Aristotle is one of the most famous philosophers in history. He spoke on many topics. In particular, his work titled Politics has 8 chapters that cover different facets of society. These include reflections on the thoughts of other philosophers, regimes, political theory, citizenry, constitutions, family, and education.
Options contracts as we know them today were mentioned concerning a mathematician and philosopher named Thales. Today we consider him one of the first Greek Philosophers. Thales lived during the late 600s to mid 500s BC in a city in Greece named Miletus. This was a major city at the time, one of the greatest and wealthiest cities in Greece.
It should be noted that there are older cases of contracts similar to options. An example elsewhere in our blog comes from the Babylonian king Hammurabi. In his famous Code, he outlined rules for farmers. These rules were a lot like modern-day put options. However, this case with Thales mirrors the modern method much closer.
Aristotle’s Writings About Thales
The story related in Politics explains that Thales was wise but not very wealthy. His city, Miletus, produced olives as one of its important crops. In one particular winter, Thales foresaw that the olive crop was likely to be large during the next harvest. He decided to use a portion of his meager wealth to buy the right to hire olive presses for next autumn. Thales made a cash deposit to the owners of the presses and waited.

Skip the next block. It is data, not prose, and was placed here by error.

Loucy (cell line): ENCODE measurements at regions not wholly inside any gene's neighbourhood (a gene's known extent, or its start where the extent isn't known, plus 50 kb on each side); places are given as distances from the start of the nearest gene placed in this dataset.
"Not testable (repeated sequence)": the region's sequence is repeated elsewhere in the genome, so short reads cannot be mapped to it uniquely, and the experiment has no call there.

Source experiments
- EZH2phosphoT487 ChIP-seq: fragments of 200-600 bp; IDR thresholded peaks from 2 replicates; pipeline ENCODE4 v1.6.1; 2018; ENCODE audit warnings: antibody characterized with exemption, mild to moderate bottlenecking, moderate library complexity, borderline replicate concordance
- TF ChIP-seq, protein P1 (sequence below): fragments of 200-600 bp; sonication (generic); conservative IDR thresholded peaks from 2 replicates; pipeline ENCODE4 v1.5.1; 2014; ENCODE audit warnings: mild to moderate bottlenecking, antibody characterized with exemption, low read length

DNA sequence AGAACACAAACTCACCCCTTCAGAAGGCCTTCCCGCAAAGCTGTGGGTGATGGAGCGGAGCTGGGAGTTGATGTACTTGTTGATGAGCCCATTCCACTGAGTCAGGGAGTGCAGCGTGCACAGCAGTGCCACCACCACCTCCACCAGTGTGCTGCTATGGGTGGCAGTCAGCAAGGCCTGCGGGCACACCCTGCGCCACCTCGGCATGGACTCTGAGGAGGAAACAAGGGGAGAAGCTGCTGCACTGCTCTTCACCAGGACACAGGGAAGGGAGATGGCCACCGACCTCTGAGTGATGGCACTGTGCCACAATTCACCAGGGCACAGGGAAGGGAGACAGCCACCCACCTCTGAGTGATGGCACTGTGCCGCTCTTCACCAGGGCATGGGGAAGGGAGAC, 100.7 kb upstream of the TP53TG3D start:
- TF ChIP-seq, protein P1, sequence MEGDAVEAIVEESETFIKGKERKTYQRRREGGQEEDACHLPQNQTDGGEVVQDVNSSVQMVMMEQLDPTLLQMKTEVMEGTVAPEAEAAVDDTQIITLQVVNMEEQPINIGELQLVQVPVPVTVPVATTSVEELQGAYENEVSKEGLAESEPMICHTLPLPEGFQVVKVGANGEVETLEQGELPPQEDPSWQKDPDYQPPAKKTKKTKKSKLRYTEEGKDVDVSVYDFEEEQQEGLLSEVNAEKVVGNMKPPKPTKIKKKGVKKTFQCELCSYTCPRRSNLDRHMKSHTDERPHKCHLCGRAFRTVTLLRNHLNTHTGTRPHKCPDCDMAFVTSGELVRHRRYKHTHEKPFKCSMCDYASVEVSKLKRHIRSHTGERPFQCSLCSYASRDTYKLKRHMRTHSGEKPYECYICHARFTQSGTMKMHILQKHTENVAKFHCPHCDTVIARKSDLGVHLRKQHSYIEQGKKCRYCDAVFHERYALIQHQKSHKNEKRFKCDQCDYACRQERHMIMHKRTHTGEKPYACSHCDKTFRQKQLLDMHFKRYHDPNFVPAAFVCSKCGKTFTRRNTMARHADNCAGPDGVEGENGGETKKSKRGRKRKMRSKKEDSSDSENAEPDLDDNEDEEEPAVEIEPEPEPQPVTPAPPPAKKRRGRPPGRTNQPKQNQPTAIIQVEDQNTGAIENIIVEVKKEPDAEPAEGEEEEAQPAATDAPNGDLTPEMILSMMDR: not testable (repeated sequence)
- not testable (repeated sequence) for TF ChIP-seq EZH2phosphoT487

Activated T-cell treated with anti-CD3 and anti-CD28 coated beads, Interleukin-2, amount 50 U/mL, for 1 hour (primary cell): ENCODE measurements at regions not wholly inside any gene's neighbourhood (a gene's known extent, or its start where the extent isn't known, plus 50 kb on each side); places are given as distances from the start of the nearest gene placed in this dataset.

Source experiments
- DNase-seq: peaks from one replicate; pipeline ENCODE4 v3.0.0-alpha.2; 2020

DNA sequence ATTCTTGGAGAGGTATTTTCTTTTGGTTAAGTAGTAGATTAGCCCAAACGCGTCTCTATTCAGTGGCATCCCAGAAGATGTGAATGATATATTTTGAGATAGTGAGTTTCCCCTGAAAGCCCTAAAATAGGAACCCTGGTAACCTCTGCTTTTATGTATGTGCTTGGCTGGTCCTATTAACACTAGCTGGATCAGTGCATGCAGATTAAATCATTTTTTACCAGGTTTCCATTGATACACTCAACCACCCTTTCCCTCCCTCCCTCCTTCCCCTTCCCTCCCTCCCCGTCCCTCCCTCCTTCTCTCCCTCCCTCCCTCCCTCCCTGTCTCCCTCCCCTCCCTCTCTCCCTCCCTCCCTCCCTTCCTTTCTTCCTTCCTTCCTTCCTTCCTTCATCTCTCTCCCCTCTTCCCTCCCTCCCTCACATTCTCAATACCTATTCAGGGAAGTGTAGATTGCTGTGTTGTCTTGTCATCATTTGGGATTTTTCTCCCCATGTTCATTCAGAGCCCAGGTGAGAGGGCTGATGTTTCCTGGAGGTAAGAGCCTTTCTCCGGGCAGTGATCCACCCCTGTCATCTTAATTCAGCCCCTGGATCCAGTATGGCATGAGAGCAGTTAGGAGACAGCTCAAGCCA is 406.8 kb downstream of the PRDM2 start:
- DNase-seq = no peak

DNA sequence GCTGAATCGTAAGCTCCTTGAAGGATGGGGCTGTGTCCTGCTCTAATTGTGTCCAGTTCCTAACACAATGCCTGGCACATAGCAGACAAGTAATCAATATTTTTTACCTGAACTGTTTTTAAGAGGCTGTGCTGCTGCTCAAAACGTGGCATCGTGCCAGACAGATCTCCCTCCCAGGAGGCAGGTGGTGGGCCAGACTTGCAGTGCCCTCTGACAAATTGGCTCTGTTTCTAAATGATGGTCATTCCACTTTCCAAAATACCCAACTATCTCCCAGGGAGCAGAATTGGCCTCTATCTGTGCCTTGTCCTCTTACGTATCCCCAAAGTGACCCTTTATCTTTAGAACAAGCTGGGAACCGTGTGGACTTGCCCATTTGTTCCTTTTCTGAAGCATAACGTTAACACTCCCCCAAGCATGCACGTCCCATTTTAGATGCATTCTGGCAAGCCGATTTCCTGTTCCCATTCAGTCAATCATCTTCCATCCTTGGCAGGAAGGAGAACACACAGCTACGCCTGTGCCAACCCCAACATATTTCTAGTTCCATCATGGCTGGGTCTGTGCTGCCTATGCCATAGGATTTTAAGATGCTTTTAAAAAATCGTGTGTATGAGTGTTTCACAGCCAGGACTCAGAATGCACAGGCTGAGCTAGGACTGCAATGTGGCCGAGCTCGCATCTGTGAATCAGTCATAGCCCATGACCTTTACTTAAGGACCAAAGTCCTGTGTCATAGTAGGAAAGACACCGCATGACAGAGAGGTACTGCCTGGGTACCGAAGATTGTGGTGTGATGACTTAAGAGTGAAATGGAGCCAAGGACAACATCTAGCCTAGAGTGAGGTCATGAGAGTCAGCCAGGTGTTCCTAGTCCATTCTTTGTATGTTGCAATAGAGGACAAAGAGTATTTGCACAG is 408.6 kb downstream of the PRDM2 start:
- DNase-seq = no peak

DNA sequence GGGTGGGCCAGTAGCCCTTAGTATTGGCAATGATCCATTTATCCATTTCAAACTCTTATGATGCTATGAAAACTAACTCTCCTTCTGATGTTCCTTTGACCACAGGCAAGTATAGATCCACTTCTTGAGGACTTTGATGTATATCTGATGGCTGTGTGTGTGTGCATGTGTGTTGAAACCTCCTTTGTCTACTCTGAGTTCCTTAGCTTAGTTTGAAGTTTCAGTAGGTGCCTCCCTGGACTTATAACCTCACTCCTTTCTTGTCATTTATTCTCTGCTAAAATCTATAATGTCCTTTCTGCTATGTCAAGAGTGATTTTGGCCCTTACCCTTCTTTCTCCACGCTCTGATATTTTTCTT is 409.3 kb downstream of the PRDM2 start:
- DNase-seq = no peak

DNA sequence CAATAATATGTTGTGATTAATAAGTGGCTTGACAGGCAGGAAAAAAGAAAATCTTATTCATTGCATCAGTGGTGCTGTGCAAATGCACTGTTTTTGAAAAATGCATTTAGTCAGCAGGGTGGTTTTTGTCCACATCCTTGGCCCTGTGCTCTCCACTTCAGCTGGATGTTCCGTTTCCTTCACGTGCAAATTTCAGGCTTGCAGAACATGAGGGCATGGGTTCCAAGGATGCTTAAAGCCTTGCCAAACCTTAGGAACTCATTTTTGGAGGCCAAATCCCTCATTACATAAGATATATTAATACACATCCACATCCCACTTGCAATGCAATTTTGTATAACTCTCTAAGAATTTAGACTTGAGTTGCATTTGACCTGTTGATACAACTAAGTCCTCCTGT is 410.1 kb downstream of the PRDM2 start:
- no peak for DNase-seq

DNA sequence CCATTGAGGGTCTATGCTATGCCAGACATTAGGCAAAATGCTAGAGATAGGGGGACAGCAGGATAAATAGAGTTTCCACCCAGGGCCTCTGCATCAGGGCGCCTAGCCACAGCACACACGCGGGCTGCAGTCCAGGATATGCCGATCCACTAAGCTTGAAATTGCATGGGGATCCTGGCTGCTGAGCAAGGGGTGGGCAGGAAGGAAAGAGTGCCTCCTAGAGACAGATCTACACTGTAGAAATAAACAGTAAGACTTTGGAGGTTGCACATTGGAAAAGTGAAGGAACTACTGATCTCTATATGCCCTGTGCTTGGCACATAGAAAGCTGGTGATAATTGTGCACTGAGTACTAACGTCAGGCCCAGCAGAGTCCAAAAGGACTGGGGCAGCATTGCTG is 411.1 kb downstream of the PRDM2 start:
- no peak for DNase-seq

By the time the harvest came, Thales was proven correct. The production of olives from the fields was far above normal levels. This meant that all Thales had to do was exercise his right to lease the presses, and in turn, lease them out to others at a substantial premium. He made a fortune for his correct prediction in under a year.
In carrying out this plan, Thales had essentially become the inventor of the Options Contract. This expanded his legacy beyond philosophy and into finance, legitimizing himself and the value of philosophers. Aristotle went so far as to hold this incident up as proof that philosophers could easily attain riches if they chose to put their efforts in that direction.